6. What do like the most about her and what do you dislike the most about her?
I liked that she’s one of those people who others don’t notice at first, and when they do, they’re not really comfortable with her. She stays to herself, for the most part, but she’s not anti-social. She has a gift with languages, for instance. She can learn a language almost instantly. Since other people find this bizarre and fascinating at the same time, she doesn’t broadcast this particular talent. I like that even though she’s afraid, she keeps going forward. When people says they are fearless, then they’re not really brave; they don’t actually have courage--they just have no fear. But if someone has fear and she still acts, that’s courageous. I like that about Ursula. I don’t dislike much about her. I wish she hadn’t stayed with her twit of a husband for as long as she did, but it all worked out in the end. She didn’t see her own worth and abilities for a long time. I don’t dislike that about her--I understand it--but her life might have been easier if she’d known herself better sooner.
Scientists in the Altai in Siberia uncover the 2,500 year old frozen mummy of a tattooed priestess or shaman. This mummy has the same mtDNA (mitochondrial DNA) as American archaeologist Ursula Smith whose mother disappeared in Siberia 30 years earlier. Ursula travels from the U.S. to Siberia to unravel the mystery of the “lady” and meets Sergei Ivanovich Polyakov, a Russian doctor who graciously invites her into his home. After they become lovers, she discovers he has the same tattoos on his body as the tattooed lady. He tells a disbelieving Ursula that they have met before and she is destined to save the ancient People, considered as devils by some and shape-changing gods by others. A shaman takes Ursula to one of the sacred timeless caves where Ursula’s mother supposedly disappeared. When Ursula allows the shaman to tattoo her, she is thrown back in time where she must unlock the mystery of the People and their link to her past in order to save them and Sergei—even if it costs her her life.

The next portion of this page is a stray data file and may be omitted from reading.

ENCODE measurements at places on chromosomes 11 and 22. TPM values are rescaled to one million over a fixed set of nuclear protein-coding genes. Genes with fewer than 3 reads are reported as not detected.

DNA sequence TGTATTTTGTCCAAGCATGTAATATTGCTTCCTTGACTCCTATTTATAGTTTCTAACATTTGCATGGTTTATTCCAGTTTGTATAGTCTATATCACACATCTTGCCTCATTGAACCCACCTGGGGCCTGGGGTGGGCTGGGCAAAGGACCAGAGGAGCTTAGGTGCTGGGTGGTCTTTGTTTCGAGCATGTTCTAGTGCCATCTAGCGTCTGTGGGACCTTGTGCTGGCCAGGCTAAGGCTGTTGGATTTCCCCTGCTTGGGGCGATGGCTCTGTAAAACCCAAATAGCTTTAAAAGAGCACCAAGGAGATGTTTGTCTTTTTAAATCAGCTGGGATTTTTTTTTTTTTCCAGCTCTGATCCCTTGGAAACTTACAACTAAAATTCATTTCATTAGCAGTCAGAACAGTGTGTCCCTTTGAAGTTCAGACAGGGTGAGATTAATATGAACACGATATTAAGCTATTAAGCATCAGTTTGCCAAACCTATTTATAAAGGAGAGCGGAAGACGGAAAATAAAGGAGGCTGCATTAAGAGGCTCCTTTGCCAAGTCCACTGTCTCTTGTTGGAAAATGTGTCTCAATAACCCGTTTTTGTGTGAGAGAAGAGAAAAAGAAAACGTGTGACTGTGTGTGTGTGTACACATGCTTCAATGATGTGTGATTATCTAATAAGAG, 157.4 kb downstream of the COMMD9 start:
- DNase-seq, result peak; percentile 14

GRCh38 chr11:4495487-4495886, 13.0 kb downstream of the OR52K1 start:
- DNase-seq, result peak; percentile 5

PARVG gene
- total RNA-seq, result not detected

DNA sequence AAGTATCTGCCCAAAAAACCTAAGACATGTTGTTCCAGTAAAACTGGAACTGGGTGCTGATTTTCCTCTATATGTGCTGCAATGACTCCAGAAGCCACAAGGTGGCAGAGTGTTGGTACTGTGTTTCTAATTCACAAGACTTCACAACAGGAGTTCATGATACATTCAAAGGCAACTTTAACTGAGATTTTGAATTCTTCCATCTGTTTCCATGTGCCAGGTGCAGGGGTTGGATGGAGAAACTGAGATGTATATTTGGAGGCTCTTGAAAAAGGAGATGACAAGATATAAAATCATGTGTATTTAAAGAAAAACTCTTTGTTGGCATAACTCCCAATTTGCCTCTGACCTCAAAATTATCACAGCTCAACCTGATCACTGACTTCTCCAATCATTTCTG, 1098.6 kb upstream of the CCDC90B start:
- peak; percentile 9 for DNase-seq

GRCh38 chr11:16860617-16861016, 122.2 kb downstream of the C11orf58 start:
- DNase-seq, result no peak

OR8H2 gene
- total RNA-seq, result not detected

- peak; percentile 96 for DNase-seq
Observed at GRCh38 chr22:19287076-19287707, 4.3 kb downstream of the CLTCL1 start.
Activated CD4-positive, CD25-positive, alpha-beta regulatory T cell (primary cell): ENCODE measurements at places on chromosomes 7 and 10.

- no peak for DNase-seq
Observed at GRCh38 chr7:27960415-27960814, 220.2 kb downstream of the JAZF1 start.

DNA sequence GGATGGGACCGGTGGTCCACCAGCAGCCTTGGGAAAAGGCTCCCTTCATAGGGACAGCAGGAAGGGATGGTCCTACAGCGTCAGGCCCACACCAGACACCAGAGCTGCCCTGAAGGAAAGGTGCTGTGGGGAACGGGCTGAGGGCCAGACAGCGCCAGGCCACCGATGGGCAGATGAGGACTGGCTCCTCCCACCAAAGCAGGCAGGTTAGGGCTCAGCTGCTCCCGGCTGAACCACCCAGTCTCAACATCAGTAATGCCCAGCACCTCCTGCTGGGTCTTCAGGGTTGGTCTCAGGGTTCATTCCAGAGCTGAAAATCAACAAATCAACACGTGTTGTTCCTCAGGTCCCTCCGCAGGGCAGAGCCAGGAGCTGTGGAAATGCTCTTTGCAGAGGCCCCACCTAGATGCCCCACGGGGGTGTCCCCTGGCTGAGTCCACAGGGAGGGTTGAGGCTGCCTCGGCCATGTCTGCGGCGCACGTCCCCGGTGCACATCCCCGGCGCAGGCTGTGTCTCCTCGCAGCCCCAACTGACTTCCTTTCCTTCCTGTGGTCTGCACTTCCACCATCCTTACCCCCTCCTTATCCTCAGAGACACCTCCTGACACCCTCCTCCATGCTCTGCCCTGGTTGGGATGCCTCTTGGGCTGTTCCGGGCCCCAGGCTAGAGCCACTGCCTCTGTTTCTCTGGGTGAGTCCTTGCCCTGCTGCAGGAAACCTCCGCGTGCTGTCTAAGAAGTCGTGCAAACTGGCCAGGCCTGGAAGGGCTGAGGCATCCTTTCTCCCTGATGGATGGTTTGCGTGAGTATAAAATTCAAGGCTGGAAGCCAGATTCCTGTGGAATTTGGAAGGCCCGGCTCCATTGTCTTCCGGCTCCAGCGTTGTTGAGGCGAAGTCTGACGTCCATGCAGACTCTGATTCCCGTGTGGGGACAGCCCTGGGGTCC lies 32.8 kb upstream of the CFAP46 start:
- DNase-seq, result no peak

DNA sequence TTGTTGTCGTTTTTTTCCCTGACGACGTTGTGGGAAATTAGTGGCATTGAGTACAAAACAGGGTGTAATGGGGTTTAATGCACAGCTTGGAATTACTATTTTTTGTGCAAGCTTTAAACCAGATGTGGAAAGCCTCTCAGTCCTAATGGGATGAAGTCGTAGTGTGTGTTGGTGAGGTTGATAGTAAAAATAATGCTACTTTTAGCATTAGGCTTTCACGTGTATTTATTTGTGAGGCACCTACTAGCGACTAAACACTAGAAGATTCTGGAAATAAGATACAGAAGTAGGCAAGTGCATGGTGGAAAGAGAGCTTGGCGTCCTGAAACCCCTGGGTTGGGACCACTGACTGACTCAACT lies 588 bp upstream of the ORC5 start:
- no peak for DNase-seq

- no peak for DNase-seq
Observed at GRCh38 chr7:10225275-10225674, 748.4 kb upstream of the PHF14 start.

price: print: $16.99, e-book: $6.99
number of pages: 372
genre: adventure, mainstream, fantasy, science fiction
publisher: Green Snake Publishing
release date: January 2012
buy links: Print, Kindle, Barnes&Noble.com, Smashwords
About the Author
Kim Antieau has written many novels, short stories, poems, and essays. Her work has appeared in numerous publications, both in print and online, including The Magazine of Fantasy and Science Fiction, Asimov’s SF, The Clinton Street Quarterly, The Journal of Mythic Arts, EarthFirst!, Alternet, Sage Woman, and Alfred Hitchcock’s Mystery Magazine. She was the founder, editor, and publisher of Daughters of Nyx: A Magazine of Goddess Stories, Mythmaking, and Fairy Tales. Her work has twice been short-listed for the Tiptree Award, and has appeared in many Best of the Year anthologies. Critics have admired her “literary fearlessness” and her vivid language and imagination. She has had nine novels published. Her first novel, The Jigsaw Woman, is a modern classic of feminist literature. Kim lives in the Pacific Northwest with her husband, writer Mario Milosevic.